NEED FOR GLOBAL COOPERATION AGAINST FLOODING
By Offong Umoh Offong
This year, many countries have witnessed devastating floods of varying degrees with severe consequences to man and his environment. The United Sates of America is just recovering from the catastrophe unleashed by hurricane sandy. The aftermath is horrifying. Just within four days, it killed 93 people, displaced over a million people and left millions without electricity.
In Nigeria, flooding lasted for almost five months and the Nigerian Meteorological Agency is still warning of more rains. So far, 137 Nigerians have been killed by floods this year. Over one million people have been displaced internally. Farmlands, crops, animals, houses, bridges have all been swept away by floods.
Nigeria has always witnessed flood devastation over the years, yet, in the past few weeks, the record was broken. Many parts of the country have been submerged by floods, as major rivers like the Niger and Benue, burst their banks and as a result of excess water being released from Lagbo dam in Cameroun.
And so, as Nigeria USA and some other country grapple with flooding that is ravaging their many communities, there are concerns for a global cooperation to tackle it, especially as it is assuming international dimension.
Flooding is one of the most widespread natural disasters occurring due to various reasons like heavy rainfall, damming of rivers, hurricanes, melting of snow and non adherence to the environmental laws by man in his quest for development.
The major effects of floods are destruction of life and property and the devastating effects on the environment. In areas where there are no measures to predict occurrence and to evacuate people to safety, the losses are unquantifiable.
Although the beauty of flood has been identified in the fact that, in many natural systems, floods play an important role in maintaining key ecosystem functions and biodiversity, yet, its bad sides overwhelm the good ones. For instance, while cycling of sediments and nutrients is essential to a healthy system, too much sediment and nutrient entering a waterway, has negative impacts on downstream water quality.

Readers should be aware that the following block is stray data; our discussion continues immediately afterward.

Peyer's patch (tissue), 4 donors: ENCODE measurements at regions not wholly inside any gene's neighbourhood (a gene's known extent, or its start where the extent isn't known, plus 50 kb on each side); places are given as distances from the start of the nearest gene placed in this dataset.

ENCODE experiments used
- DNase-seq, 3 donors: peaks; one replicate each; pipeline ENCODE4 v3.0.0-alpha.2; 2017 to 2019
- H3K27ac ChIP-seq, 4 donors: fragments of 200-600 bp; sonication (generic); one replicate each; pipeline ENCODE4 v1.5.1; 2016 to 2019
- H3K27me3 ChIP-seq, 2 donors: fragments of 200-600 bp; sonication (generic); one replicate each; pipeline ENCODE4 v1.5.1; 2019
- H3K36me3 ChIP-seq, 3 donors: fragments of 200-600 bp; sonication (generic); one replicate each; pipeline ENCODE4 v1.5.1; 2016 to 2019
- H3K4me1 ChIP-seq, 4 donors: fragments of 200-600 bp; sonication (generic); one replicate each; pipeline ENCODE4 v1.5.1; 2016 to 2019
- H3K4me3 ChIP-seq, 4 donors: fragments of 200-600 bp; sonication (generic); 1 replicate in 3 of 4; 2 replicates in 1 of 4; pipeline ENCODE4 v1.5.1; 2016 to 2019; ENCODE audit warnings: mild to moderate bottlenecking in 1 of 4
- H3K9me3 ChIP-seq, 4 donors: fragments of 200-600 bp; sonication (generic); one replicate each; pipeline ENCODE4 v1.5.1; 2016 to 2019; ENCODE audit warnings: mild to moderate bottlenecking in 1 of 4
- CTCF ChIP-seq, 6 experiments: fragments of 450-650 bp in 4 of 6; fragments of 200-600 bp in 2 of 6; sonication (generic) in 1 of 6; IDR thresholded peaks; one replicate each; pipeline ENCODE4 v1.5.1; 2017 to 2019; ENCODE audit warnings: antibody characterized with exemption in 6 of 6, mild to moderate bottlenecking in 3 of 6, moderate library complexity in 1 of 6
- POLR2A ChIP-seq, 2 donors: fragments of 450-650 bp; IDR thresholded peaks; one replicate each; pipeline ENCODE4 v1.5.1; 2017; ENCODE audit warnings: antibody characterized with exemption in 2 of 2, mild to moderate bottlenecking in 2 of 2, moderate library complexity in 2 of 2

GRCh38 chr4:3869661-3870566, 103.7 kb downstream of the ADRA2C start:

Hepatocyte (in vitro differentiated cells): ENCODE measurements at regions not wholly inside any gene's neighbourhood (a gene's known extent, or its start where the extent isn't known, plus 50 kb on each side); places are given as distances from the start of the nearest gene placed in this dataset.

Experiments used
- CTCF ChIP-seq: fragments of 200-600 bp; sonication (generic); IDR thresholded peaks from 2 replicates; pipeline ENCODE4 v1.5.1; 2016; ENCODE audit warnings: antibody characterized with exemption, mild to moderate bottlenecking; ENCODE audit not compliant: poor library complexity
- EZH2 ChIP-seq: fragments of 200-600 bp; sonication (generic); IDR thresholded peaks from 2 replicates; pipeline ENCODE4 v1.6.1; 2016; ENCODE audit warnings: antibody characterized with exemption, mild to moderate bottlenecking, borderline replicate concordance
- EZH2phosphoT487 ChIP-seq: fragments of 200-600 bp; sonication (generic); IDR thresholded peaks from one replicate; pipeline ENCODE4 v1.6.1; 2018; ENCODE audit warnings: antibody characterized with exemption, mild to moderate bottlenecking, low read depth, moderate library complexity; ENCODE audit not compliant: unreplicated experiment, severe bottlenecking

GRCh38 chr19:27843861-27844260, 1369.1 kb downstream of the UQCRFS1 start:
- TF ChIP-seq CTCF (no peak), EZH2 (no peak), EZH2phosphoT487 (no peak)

China, Australia, Thailand the Netherlands, Guatemala, North Vietnam, France and many others have some time in the past suffered various degrees devastation occasioned by flooding.
According to a new report by the world’s second-largest reinsurer, the Swiss Re, the cost of floods worldwide has more than doubled over the last ten years and now rivals earthquake losses. It says with an estimated 500 million people affected each year; no other natural disaster has such impact on many people as flooding. Here lies the call for a more serious global action against the menace.
Countries in Europe such as France, the Netherlands, and England as well as in the Americas have adopted different measures that have been successful in curbing flooding.
But these individual efforts by countries may be temporary and may not solve the problem because many countries lack the expertise and resources required to overcome or mitigate flooding on their own.
Flooding has assumed international dimension as a result of which urgent and decisive international cooperation is required to tackle the enormous danger posed by it.
Governments around the world, international relief agencies and other relevant global bodies must unite against flooding. There must be cooperation either at the regional or continental level to confront the scourge that has taken the lives of millions of people, destroyed properties, producing millions of refugees in its wake.
Global efforts must be galvanized not only to predict and stave-off flood disasters but to also develop the capacity to control it whenever it occurs within or across country borders.
Broadcast on Monday November 05, 2012
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